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Thursday, September 27, 2012

Buoyant Obama Courts Military Votes in Virginia


VIRGINIA BEACH - Appearing just a few miles from the shipyard where Mitt Romney announced last month that Representative Paul D. Ryan would be his running mate, President Obama on Thursday was fighting hard to make a dent in the Republican Party's traditional stranglehold on military votes.

Virginia Beach and Norfolk are crucial to both campaigns' hopes of winning Virginia, where the race is widely viewed as one of the closest in the remaining swing states, and one that both camps desperately want to win.

“I still believe in you!” Mr. Obama yelled out to the sea of white, brown and black faces before him. “If you stand with me and work with me, we'll win the Tidewater again. We'll win Virgin ia again.”

Just six days before the first debate, both candidates were in Virginia. Mr. Romney campaigned at a veterans' event in the Washington suburb of Springfield, where he, too, played to the military, promising to stop “devastating job losses” to veterans if he is elected. Mr. Romney also vowed to build a military that is “so strong that no one wants to test it.”

The state has 13 electoral votes, but pathways to victory for either man get far steeper if Virginia is taken out of the column. This is especially the case for Mr. Romney, now that polls show him trailing Mr. Obama in Ohio and Florida.

And yet, with each day that moves the president closer to Election Day - and perhaps because of the recent polling in Ohio and Florida - he has appeared more relaxed, almost as if he is starting to enjoy himself. Surrounded by 7,000 screaming supporters - a crowd as diverse as the Tidewater region, with its naval base an d countless veterans - Mr. Obama seemed determined to hang on to his small but steady lead in the state polls.

“How's it going, Virginia Beach?” the president shouted. He quickly attached himself to Senator Jim Webb, the Virginia Democrat and former Marine who had introduced him in a lengthy windup that trumpeted the president's support for military families. “I could not be prouder,” Mr. Obama said, “of a man who has served his country his entire life, as a Marine, as a secretary of the Navy.”

The crowd was eating it up, primed beforehand by the cast of colorful characters that make up Virginia Democratic politics. Representative Robert C. Scott, with his thick Southern accent, seemed a particular favorite. He got roars when he recounted how in 2008 CNN called Virginia for Mr. Obama for the first Democratic presidential victory here in 40 years, and then “two minutes later” called the election for Mr. Obama, a story meant to demonstrate how centr al winning the state has become to presidential aspirations.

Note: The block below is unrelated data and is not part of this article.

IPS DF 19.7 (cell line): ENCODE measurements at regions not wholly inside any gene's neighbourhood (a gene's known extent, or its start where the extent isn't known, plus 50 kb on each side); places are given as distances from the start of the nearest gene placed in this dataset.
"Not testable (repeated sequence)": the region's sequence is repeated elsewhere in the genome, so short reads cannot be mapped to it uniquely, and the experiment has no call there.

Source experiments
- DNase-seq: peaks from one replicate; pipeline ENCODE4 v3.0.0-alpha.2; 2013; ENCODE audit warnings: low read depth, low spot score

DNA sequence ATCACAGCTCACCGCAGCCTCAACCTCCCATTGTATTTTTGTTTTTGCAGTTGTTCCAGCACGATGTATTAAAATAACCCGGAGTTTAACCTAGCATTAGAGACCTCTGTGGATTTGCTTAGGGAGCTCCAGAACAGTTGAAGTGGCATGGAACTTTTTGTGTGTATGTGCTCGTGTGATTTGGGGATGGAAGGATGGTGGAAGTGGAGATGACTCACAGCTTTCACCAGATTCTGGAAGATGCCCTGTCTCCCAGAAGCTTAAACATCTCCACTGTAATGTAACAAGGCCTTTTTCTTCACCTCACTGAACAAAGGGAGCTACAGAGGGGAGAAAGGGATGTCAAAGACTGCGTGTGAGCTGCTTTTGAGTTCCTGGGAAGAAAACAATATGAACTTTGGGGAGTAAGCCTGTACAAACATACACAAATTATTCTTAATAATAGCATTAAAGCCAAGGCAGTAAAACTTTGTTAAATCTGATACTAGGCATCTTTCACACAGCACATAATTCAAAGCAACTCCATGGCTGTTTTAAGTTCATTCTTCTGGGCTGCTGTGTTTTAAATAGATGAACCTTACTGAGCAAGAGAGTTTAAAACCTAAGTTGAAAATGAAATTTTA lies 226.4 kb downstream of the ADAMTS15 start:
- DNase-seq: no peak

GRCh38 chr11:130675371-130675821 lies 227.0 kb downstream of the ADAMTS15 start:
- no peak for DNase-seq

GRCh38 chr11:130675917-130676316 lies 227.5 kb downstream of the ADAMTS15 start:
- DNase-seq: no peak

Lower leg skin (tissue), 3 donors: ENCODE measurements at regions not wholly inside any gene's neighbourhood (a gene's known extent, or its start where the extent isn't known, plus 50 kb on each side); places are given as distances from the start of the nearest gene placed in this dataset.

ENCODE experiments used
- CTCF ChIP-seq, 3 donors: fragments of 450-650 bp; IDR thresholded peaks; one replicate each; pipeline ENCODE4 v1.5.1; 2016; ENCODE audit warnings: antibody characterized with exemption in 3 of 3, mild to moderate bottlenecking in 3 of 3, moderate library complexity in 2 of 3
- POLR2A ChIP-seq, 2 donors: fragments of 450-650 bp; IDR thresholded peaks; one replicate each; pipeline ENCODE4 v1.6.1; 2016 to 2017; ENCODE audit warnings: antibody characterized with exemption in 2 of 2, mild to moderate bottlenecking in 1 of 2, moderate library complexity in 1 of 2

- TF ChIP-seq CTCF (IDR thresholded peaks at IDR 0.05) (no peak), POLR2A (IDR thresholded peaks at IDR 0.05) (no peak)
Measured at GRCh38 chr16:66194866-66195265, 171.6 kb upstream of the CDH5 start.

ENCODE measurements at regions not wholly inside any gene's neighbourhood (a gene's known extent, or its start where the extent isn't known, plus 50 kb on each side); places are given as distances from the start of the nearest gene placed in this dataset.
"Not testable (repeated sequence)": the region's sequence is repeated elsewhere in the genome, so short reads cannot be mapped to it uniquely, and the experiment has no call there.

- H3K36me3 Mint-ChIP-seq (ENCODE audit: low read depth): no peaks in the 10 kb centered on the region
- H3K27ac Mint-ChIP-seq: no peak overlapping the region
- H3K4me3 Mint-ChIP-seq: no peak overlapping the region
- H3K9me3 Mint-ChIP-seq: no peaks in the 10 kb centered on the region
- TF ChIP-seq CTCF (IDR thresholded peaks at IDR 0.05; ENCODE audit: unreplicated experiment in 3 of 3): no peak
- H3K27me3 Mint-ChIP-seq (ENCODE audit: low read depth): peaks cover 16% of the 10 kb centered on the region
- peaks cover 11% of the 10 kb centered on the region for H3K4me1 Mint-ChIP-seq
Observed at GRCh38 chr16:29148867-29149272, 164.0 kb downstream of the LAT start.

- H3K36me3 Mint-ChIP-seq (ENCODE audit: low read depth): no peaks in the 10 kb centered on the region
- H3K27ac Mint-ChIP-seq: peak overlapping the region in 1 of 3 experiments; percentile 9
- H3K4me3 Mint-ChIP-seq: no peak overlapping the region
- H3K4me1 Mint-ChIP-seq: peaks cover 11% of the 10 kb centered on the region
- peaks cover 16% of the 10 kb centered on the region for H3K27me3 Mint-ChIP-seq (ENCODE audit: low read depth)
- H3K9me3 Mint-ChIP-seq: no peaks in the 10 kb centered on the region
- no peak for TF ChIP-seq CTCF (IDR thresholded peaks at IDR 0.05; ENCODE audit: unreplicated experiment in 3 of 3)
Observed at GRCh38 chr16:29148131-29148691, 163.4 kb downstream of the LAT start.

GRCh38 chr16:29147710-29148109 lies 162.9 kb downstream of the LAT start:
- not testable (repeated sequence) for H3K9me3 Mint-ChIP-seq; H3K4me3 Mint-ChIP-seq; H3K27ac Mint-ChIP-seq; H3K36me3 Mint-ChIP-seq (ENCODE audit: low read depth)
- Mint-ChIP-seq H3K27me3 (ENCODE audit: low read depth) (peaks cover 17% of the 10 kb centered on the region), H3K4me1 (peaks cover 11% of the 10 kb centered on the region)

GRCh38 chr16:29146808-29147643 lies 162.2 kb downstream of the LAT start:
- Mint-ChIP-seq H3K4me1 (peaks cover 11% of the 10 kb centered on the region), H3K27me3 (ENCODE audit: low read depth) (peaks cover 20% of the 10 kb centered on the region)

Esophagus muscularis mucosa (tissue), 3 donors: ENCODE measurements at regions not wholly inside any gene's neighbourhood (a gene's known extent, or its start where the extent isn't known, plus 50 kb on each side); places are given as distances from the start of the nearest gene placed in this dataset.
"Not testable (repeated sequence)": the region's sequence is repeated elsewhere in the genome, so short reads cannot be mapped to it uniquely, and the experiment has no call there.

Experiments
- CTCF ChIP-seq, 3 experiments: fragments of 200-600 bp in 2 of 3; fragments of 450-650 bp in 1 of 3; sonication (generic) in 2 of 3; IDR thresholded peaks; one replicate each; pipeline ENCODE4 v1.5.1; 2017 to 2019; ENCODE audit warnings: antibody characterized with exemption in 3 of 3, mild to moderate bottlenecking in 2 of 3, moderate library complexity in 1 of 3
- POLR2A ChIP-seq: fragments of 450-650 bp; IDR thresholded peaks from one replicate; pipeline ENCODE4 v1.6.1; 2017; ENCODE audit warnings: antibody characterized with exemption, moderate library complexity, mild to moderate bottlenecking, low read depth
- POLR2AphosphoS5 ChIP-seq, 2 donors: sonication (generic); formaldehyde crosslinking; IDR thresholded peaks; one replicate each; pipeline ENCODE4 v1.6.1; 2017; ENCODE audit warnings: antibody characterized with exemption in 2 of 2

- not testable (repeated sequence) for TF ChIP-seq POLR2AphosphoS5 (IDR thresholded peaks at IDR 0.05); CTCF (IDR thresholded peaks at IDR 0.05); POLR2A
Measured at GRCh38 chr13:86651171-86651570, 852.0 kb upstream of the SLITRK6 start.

Of course, winning the people at this rally looked pretty easy. Attendees were so pumped up that there was almost a stampede when organizers handed out the Obama campaign's “Forward” signs.

As is becoming the norm before the president enters a rally, the crowd took over as Al Green's “Let's Stay Together” came on, belting out the lyrics like the president did at the Apollo Theater. By the time Mr. Webb came out to introduce the president, the din at Farm Bureau Live - an outdoor concert amphitheater - sounded like a Bruce Springsteen concert.

The Obama campaign also released a two-minute television ad on Thursday, in which Mr. Obama pitches an economic plan that he says will create one million manufacturing jobs, cut oil imports and increase education jobs.

Mr. Obama characterized the plan as a “new economic patriotism.” Speaking in Virginia Beach, he said: “During campaign sea son, we always hear a lot about patriotism. Well, you know what? It's time for a little economic patriotism.”

The ad will be shown in seven swing states: Virginia, Ohio, Florida, Nevada, Colorado, Iowa and New Hampshire. And with each poll that shows Mr. Obama ahead in Florida and Ohio and clinging to his narrow lead in Virginia, the president and his aides have seemed a little more buoyant - to the point that the campaign spokeswoman, Jen Psaki, cautioned that “if we need to pass out horse blinders to all of our staff, we will do that.”